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Using iAnnotate as a Grading Tool – ProfHacker – Blogs – The Chronicle of Higher Education

http://chronicle.com/blogs/profhacker/using-iannotate-as-a-grading-tool/53981

Most of us don’t want to think about ‘new steps’ in the dark, grading days of ‘end-o-semester’, but this article in Prof Hacker at the Chronicle is a good introduction to what is being done with digital grading in hackademe.  Here are some of the valuable links I found in the article:

Mark Sample goes paperless

Molly Shields goes paperless

iAnnotate app

Please look at the comments for some use cases by others that are worth exploring.  And… be aware that our department will be sponsoring a teacher meetup this Spring to explore issues like digital grading and workflow. See you there. (More announcements to come.)

 

 

SALSA – an open source syllabus builder

Posted from Diigo. The rest of my favorite links are here.

English Tech Pedagogy Quick Survey

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Here are the responses we have so far in our quest to organize a ‘meet-up’ of our faculty and staff who want to share their tech pedagogies (defined as widely as possible-3X5 cards to transcription hardware) and who want to learn other tech pedagogies.  Please respond to the survery.  Once we have gotten all we are going to get we will gather for what some call an ‘unconference’ and others ‘birds of a feather’ and others still an ‘open spaces meeting’.  In other words we will have minimal top down and maximum bottom up  organization.  It is akin to improv, but actually more kin to a scripted reality show where the participants riff on, in this case, the very general theme of tech pedagogy.  I have done it before and it is quite fun.  And we really don’t enough fun in our daily lives.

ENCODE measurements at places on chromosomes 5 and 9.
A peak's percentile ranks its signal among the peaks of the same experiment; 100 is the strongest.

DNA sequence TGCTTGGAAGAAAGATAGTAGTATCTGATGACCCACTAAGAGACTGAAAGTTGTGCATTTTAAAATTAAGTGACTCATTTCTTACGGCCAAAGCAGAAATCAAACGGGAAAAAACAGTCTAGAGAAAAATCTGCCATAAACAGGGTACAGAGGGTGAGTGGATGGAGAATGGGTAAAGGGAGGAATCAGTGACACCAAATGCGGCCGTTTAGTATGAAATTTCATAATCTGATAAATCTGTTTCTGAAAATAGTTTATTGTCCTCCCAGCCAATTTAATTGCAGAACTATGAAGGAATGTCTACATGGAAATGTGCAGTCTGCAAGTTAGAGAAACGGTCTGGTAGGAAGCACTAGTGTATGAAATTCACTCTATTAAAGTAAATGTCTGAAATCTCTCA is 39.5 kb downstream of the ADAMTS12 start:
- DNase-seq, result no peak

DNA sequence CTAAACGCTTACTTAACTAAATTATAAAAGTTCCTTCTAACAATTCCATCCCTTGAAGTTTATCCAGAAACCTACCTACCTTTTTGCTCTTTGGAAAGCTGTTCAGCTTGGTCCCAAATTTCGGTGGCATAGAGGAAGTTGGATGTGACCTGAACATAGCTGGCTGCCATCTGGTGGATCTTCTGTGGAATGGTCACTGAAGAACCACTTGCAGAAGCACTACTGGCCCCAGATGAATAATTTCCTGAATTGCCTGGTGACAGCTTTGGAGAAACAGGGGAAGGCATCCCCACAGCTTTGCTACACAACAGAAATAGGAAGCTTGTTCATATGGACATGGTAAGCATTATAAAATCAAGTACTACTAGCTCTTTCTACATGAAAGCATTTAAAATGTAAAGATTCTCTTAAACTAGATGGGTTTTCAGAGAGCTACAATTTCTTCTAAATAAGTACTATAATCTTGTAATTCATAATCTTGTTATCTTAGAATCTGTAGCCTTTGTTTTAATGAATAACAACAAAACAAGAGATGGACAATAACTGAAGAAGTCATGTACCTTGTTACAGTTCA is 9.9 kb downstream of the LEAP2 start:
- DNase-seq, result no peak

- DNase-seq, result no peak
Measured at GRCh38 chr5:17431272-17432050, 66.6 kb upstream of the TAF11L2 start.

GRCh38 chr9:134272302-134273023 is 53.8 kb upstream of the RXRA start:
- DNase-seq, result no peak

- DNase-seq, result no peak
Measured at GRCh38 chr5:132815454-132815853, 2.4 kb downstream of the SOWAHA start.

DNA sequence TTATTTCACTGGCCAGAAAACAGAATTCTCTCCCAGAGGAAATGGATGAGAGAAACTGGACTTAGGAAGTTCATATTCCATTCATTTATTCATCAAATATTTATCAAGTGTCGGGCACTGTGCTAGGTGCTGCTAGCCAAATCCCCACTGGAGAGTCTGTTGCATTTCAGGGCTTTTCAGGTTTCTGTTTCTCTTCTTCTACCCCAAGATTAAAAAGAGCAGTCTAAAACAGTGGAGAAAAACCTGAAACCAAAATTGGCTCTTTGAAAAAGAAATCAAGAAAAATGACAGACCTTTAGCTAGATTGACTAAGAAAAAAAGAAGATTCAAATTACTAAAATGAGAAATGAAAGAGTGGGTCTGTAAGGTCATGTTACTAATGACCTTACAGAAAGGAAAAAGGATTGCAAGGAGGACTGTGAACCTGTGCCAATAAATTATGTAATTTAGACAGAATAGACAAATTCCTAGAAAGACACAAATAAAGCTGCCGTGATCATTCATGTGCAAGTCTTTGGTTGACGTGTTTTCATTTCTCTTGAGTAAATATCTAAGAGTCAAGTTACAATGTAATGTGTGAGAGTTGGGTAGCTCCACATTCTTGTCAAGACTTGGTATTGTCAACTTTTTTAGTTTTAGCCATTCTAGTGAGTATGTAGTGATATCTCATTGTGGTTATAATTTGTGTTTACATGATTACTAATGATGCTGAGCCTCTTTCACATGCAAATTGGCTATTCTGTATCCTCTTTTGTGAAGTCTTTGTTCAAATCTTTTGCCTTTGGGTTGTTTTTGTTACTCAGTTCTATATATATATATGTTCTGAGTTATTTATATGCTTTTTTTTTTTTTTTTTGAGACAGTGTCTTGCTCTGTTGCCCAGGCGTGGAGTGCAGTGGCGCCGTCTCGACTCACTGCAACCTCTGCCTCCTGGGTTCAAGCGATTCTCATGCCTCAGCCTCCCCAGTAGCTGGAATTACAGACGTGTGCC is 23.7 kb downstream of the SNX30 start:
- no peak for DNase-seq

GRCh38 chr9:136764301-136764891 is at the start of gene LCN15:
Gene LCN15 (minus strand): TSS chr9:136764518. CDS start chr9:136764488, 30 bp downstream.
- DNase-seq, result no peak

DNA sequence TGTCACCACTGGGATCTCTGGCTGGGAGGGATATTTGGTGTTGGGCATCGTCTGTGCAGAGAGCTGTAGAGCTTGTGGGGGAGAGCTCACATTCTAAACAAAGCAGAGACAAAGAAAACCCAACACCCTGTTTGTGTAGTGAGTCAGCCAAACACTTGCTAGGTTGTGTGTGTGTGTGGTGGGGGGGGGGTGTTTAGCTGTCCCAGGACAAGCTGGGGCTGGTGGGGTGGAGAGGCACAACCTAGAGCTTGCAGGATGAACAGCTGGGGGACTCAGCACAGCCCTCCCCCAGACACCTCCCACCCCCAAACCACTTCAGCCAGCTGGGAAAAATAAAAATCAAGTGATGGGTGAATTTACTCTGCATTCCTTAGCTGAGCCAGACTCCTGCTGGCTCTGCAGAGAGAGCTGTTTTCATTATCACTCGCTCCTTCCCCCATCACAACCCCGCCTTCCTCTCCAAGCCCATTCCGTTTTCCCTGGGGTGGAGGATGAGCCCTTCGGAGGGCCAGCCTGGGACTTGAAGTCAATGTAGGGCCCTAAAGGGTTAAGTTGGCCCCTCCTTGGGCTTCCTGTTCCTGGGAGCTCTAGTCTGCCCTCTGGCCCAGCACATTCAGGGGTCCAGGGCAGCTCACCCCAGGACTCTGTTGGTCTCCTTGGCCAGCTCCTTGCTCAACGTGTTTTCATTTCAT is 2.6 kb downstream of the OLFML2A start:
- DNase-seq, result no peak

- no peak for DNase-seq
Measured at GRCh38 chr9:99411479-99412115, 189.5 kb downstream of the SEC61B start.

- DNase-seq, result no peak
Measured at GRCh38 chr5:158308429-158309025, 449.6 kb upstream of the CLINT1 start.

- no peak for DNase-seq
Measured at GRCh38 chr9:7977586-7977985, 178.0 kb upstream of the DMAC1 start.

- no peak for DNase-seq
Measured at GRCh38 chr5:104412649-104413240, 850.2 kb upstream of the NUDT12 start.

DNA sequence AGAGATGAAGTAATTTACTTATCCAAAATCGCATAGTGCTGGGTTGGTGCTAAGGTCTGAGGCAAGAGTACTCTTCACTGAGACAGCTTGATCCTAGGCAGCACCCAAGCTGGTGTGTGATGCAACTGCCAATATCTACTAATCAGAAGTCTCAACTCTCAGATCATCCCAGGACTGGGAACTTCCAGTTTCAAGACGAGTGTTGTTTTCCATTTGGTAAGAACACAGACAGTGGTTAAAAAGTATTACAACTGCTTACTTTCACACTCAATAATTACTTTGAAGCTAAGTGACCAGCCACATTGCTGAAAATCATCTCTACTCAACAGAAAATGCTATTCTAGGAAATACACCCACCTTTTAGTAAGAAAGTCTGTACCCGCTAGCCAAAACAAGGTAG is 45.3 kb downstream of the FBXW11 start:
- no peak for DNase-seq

If you haven’t completed the survey and wish to you, then follow this link to a live form to fill out.

 

 

Gamasutra – What’s Next? Learning researcher James Gee on games in school

What’s Next? Learning researcher James Gee on games in school
The money quote is here:
I do not advocate just using games in classrooms. Rather, I advocate recruiting the sorts of learning design that games use. Such learning in school can and should make use of all sorts of technologies (including books, talk, and social media). Games are one good platform among others, and should be integrated into larger learning systems that recruit other tools and create good social and collaborative learning, problem solving, and production and not just consumption on the part of students.
Gee has a teacher’s balance and an academic’s eye.  Nice combination.  If you haven’t read Gee before try this one cited by over 5K others in their academic work.
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Posted from Diigo. The rest of my favorite links are here.

Potter College Dean, David Lee, Makes Closing Remarks on Opening Day

Dean Lee Closing Remarks on Opening Day 2013